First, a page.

After Baltimore’s wettest year on record, housing advocates are seeking more protections for low-income tenants battling mold in their rental homes — and a city councilman is calling for a hearing on the problem.
Last year’s rainfall exacerbated damp conditions, breeding a perfect atmosphere for mold, according to advocates, officials and renters. Such growth had long been a bane to poorer tenants renting older homes in neighborhoods where health data shows residents suffer disproportionately from asthma.
In Baltimore, City Councilman Bill Henry plans on Monday to call for an informational hearing. Advocates want air-quality testing and requirements to treat the fungus like lead paint when it threatens a person’s health.
Mold is among the top three problems Baltimore tenants report, along with pests and trouble with utility connections, according to Zafar Shah, an attorney at the Public Justice Center. The nonprofit, representing tenants in landlord disputes, wants Baltimore’s housing code to give tenants the right to air-quality testing, transparency in the repair process and alternative housing when mold is being removed.
“The renters in this city know there is a really terrible problem, and not just because of the rain, but the continued deterioration of these properties,” Shah said, adding that two of his clients photographed mushrooms growing inside their homes.
“Last year, it became clear this wasn’t isolated to a few bad properties that might have structural defects. Properties with minor roof or sealant issues with windows by October had major problems with mold.”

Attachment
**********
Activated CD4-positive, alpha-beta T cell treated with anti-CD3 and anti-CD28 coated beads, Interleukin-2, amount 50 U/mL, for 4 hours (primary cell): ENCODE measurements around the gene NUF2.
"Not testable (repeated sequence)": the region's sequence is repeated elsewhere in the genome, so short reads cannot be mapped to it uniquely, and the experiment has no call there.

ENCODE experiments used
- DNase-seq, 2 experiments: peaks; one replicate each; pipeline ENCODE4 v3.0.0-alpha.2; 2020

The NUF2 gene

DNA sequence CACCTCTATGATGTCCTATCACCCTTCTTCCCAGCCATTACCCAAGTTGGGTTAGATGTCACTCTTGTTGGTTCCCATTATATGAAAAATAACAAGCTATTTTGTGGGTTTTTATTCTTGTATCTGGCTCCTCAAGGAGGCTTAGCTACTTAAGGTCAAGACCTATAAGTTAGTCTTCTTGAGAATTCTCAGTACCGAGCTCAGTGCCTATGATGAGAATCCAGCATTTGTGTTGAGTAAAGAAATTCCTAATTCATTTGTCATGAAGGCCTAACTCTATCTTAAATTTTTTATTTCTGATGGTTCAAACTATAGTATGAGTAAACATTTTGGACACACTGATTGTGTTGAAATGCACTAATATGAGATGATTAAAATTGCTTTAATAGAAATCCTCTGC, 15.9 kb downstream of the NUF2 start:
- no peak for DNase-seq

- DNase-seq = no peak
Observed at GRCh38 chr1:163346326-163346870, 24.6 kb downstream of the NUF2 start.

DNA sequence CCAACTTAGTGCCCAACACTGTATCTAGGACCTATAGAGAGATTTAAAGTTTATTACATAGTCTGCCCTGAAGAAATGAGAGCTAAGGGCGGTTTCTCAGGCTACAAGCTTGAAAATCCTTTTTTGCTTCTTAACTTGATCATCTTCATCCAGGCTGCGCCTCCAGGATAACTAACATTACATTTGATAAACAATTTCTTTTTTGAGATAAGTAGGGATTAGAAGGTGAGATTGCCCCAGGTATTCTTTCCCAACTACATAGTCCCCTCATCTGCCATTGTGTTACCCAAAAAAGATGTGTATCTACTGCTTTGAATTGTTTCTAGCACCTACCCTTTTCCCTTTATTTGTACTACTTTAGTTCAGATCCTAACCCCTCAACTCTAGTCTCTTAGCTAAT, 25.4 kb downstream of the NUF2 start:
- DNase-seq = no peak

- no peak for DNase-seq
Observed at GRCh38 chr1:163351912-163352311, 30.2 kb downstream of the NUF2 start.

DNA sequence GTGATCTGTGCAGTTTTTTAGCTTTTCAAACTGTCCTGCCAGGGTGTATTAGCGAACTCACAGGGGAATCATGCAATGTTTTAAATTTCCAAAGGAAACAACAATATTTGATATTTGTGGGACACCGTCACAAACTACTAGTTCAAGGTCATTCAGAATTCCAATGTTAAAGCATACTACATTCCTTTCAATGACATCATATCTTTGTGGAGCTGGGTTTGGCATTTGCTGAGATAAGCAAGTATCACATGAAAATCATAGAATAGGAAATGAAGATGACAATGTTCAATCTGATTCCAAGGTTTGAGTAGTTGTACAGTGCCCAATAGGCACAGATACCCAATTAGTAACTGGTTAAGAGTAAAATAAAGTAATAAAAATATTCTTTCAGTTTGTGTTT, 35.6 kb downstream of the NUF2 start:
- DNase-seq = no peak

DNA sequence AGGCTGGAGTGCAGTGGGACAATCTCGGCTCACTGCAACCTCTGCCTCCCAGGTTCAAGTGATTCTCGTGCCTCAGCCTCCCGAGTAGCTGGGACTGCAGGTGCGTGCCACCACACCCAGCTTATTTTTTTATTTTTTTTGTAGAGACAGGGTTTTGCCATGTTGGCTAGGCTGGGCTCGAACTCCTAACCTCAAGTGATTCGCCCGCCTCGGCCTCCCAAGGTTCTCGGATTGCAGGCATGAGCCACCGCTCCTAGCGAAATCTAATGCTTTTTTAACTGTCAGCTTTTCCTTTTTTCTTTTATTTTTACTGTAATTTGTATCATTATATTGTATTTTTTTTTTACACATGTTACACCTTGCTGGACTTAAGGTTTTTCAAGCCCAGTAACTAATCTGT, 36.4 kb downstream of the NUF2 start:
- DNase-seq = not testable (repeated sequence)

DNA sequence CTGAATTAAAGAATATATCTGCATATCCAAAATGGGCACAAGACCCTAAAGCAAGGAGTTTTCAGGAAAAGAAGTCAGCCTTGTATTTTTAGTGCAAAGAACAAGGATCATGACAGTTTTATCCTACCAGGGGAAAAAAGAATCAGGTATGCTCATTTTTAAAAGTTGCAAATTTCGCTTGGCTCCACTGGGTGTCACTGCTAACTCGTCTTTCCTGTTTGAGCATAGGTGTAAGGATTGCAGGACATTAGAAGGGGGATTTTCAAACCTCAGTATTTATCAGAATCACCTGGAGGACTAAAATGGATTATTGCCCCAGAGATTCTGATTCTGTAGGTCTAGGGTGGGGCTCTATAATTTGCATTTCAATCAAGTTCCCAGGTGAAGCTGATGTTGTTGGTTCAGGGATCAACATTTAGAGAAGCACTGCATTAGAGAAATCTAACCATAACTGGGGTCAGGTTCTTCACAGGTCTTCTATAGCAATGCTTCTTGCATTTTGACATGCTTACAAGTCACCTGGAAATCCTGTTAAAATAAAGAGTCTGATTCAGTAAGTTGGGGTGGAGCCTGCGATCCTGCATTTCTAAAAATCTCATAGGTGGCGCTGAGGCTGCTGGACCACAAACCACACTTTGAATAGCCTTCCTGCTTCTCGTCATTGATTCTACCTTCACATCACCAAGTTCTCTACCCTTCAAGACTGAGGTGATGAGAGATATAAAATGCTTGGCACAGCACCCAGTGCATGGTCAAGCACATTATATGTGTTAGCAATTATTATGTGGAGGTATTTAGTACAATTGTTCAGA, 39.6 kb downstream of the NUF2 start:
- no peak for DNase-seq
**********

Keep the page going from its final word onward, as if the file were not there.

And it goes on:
Shah said “rent escrow court” filings — where tenants ask judges to set aside rent payments until landlords fix serious hazards — rose last year along with precipitation. The total for 2018 was 1,341, at least a 10-year high, and an increase of one-third over 2017.
Mold can cause rashes, trigger asthma attacks and, in rare and extreme cases, result in death if a person’s airways swell and become restricted, said Ruth Ann Norton, president of Green & Healthy Homes Initiative, a national nonprofit which advocates for healthy, safe and energy efficient homes from its offices in Baltimore and a handful of other cities. And it is not always possible to spot on routine inspection, she said. The fungus can grow behind drywall when there are leaks and moisture can cause it to line the inside of a chimney or grow inside a ventilation system, spreading spores throughout the house.
Renters in Baltimore point to their struggles with water — and attendant mold concerns — this year. Take, for example, two adjacent, century-old East Baltimore rowhomes in the 1600 block of Aisquith Street.
Tyisha Fulton lived there with her four children, including her infant daughter, who has had trouble breathing and needs treatment for asthma symptoms. Inspection records for Fulton’s house, provided by the Housing Authority of Baltimore City, show multiple violations, including roof leaks, a mice infestation and fungal growth behind sheet rock.
Ultimately, Fulton said, she was granted an emergency Section 8 voucher from the housing authority to move the third time she had a carbon monoxide leak.
“I did not know this house had so many problems,” said Fulton, 30, who moved last month.
Next door, Shateara Diggs and her sons, 6 and 8, have suffered cold symptoms since moving in last summer. A doctor’s letter links her illness to mold in the house; he prescribed steroids and an inhaler. Diggs said her landlord’s crews chipped mold from pipes and cleaned and repainted walls — but it persisted. Inspection records list water damage, leaks, inadequate air circulation and a “strong mildew smell.” Yet no mold.
Norton said requiring air quality testing could have helped pinpoint if mold was growing.
“I am reaching out to everyone possible, and I am not being heard, or they just don’t care,” Diggs, 26, said. “I had to get myself together and say, ‘Me and my kids got to get out this house.’ ”